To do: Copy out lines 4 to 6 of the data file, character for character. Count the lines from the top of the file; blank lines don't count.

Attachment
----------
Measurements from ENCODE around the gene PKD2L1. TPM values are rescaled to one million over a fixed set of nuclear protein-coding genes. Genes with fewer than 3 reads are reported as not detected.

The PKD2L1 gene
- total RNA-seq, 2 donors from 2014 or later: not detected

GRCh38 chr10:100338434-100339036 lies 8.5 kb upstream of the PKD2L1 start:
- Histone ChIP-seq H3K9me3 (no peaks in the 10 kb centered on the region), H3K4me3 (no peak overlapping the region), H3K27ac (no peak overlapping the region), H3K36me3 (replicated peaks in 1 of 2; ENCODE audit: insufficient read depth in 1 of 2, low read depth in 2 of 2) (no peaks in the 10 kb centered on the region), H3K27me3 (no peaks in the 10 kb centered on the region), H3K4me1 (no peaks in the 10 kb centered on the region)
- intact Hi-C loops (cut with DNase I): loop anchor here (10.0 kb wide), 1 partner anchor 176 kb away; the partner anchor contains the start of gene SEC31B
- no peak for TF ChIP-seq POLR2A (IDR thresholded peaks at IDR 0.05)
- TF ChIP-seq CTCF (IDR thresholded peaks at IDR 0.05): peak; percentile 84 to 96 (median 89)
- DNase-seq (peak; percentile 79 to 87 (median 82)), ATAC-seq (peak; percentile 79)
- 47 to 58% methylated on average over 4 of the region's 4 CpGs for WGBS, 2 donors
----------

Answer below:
GRCh38 chr10:100338434-100339036 lies 8.5 kb upstream of the PKD2L1 start:
- Histone ChIP-seq H3K9me3 (no peaks in the 10 kb centered on the region), H3K4me3 (no peak overlapping the region), H3K27ac (no peak overlapping the region), H3K36me3 (replicated peaks in 1 of 2; ENCODE audit: insufficient read depth in 1 of 2, low read depth in 2 of 2) (no peaks in the 10 kb centered on the region), H3K27me3 (no peaks in the 10 kb centered on the region), H3K4me1 (no peaks in the 10 kb centered on the region)
- intact Hi-C loops (cut with DNase I): loop anchor here (10.0 kb wide), 1 partner anchor 176 kb away; the partner anchor contains the start of gene SEC31B